Have you seen it yet? Or again (since it first aired in December 2011)?
A heroin addict suddenly believes in god when a Secret Santa passes him a little cash. Just what a substance abuser needs, right? Cash.
CBS News did a disservice to those of us who believe and who don’t believe when they attached god to a good deed. This would have been a perfectly good example of humanism. I’ve seen this video in emails and posted on FB several times, and everyone praises god or quotes scripture.
I like people. I really do, no matter their beliefs. I don’t think these folks mean harm by pointing to god as the reason, but I do find it sad that they cannot be grateful for the good deeds of their neighbors. Instead they praise a god that, if he is responsible for the kindness of Secret Santa, is also responsible for the death of 10,000 innocent men, women and children in the Philippines.
Can we blame believers for their reaction? Like Pavlov’s dogs they learned early and often that, if you pray, you will receive some sort of response. Eventually. Maybe not the day you pray, but god will send you a sign at some point because humans are meaning-seeking creatures, and they have a propensity to find meaning when and where and as often as they can. And if god doesn’t answer prayers, they’ve learned that god’s absence is a sign, too.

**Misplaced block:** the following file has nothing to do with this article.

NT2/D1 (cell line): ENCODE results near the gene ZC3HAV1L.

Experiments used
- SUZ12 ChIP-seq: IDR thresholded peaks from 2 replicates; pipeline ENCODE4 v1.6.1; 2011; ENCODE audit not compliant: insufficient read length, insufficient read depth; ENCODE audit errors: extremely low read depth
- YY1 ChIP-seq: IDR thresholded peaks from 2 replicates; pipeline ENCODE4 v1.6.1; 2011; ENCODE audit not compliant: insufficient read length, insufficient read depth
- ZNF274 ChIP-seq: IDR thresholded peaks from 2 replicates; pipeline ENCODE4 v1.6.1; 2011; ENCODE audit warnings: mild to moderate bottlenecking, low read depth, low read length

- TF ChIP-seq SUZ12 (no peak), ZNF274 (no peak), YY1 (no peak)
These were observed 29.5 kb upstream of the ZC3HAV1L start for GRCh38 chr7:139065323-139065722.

God always wins. Always.
It’s also frustrating to hear people say, “I was once an atheist, but then god blessed me with ________.” And it is always some sort of perceived good fortune that recently happened. However, it seems that these folks weren’t really atheists to begin with. How do you suddenly talk yourself into believing there’s a higher power simply because you silently prayed and a stranger gave you cash the next day? This fails any test of formal logic. The two events, in reality, have no correlation.
Even worse, while Mr. Coates never explicitly identifies himself as an atheist, CBS makes his “conversion” seem like a miracle: from lowly, heroin addicted atheist to thankful, hopeful and repentant believer. They’ve portrayed nonbelievers as capricious and self-centered, ready to abandon reason and our sinful nature with the scent of money. No rationale necessary. They made us seem like one of them, like one of Pavlov’s dogs.
It would be nice if the media would not pander to believers and would just stick to the facts (like they’re supposed to do); then actions could speak for themselves. Maybe more people would just be thankful for the kindness of strangers–real people.
On a more important note, if you can help with relief efforts in the Philippines, please give what you can to the humanist relief drive. All donations are tax-deductible and will go directly toward helping.